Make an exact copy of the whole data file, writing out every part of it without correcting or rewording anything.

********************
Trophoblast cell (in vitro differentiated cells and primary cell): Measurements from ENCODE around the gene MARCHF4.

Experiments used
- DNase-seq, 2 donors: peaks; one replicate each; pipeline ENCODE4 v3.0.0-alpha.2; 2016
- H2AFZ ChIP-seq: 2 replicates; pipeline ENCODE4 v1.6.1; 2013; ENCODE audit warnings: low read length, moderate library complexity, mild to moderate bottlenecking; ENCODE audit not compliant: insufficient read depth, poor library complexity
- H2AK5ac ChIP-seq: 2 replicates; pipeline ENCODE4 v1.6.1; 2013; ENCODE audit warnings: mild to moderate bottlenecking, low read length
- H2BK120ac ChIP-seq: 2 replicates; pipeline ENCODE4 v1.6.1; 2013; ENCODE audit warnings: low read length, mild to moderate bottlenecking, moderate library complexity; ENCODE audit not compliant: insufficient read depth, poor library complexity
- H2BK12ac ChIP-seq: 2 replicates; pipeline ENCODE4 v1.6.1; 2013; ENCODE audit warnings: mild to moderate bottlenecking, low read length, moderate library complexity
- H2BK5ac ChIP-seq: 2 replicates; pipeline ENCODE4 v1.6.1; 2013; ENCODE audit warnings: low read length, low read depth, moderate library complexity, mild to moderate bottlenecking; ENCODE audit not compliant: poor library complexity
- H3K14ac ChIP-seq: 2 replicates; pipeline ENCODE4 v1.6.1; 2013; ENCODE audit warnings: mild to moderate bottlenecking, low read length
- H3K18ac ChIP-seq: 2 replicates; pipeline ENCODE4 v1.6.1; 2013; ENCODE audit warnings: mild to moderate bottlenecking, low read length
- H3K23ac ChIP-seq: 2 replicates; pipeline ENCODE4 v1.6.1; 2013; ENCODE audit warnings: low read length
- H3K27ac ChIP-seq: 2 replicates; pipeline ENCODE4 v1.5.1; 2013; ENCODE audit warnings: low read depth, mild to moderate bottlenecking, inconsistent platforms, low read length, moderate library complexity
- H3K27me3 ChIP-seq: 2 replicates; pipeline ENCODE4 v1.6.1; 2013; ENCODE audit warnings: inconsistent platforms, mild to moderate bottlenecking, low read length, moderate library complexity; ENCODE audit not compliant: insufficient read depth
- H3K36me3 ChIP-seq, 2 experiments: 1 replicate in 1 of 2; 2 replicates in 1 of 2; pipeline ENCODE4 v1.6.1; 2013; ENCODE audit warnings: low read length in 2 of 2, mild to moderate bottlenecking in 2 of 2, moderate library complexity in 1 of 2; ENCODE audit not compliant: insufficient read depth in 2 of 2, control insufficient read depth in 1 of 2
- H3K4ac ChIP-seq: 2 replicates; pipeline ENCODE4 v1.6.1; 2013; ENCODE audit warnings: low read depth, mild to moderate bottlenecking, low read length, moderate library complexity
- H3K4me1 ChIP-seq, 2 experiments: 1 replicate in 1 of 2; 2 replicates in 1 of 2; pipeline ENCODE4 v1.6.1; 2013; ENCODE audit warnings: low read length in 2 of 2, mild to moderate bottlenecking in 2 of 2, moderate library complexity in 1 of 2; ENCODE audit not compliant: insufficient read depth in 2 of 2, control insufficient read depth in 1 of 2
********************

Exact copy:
Trophoblast cell (in vitro differentiated cells and primary cell): Measurements from ENCODE around the gene MARCHF4.

Experiments used
- DNase-seq, 2 donors: peaks; one replicate each; pipeline ENCODE4 v3.0.0-alpha.2; 2016
- H2AFZ ChIP-seq: 2 replicates; pipeline ENCODE4 v1.6.1; 2013; ENCODE audit warnings: low read length, moderate library complexity, mild to moderate bottlenecking; ENCODE audit not compliant: insufficient read depth, poor library complexity
- H2AK5ac ChIP-seq: 2 replicates; pipeline ENCODE4 v1.6.1; 2013; ENCODE audit warnings: mild to moderate bottlenecking, low read length
- H2BK120ac ChIP-seq: 2 replicates; pipeline ENCODE4 v1.6.1; 2013; ENCODE audit warnings: low read length, mild to moderate bottlenecking, moderate library complexity; ENCODE audit not compliant: insufficient read depth, poor library complexity
- H2BK12ac ChIP-seq: 2 replicates; pipeline ENCODE4 v1.6.1; 2013; ENCODE audit warnings: mild to moderate bottlenecking, low read length, moderate library complexity
- H2BK5ac ChIP-seq: 2 replicates; pipeline ENCODE4 v1.6.1; 2013; ENCODE audit warnings: low read length, low read depth, moderate library complexity, mild to moderate bottlenecking; ENCODE audit not compliant: poor library complexity
- H3K14ac ChIP-seq: 2 replicates; pipeline ENCODE4 v1.6.1; 2013; ENCODE audit warnings: mild to moderate bottlenecking, low read length
- H3K18ac ChIP-seq: 2 replicates; pipeline ENCODE4 v1.6.1; 2013; ENCODE audit warnings: mild to moderate bottlenecking, low read length
- H3K23ac ChIP-seq: 2 replicates; pipeline ENCODE4 v1.6.1; 2013; ENCODE audit warnings: low read length
- H3K27ac ChIP-seq: 2 replicates; pipeline ENCODE4 v1.5.1; 2013; ENCODE audit warnings: low read depth, mild to moderate bottlenecking, inconsistent platforms, low read length, moderate library complexity
- H3K27me3 ChIP-seq: 2 replicates; pipeline ENCODE4 v1.6.1; 2013; ENCODE audit warnings: inconsistent platforms, mild to moderate bottlenecking, low read length, moderate library complexity; ENCODE audit not compliant: insufficient read depth
- H3K36me3 ChIP-seq, 2 experiments: 1 replicate in 1 of 2; 2 replicates in 1 of 2; pipeline ENCODE4 v1.6.1; 2013; ENCODE audit warnings: low read length in 2 of 2, mild to moderate bottlenecking in 2 of 2, moderate library complexity in 1 of 2; ENCODE audit not compliant: insufficient read depth in 2 of 2, control insufficient read depth in 1 of 2
- H3K4ac ChIP-seq: 2 replicates; pipeline ENCODE4 v1.6.1; 2013; ENCODE audit warnings: low read depth, mild to moderate bottlenecking, low read length, moderate library complexity
- H3K4me1 ChIP-seq, 2 experiments: 1 replicate in 1 of 2; 2 replicates in 1 of 2; pipeline ENCODE4 v1.6.1; 2013; ENCODE audit warnings: low read length in 2 of 2, mild to moderate bottlenecking in 2 of 2, moderate library complexity in 1 of 2; ENCODE audit not compliant: insufficient read depth in 2 of 2, control insufficient read depth in 1 of 2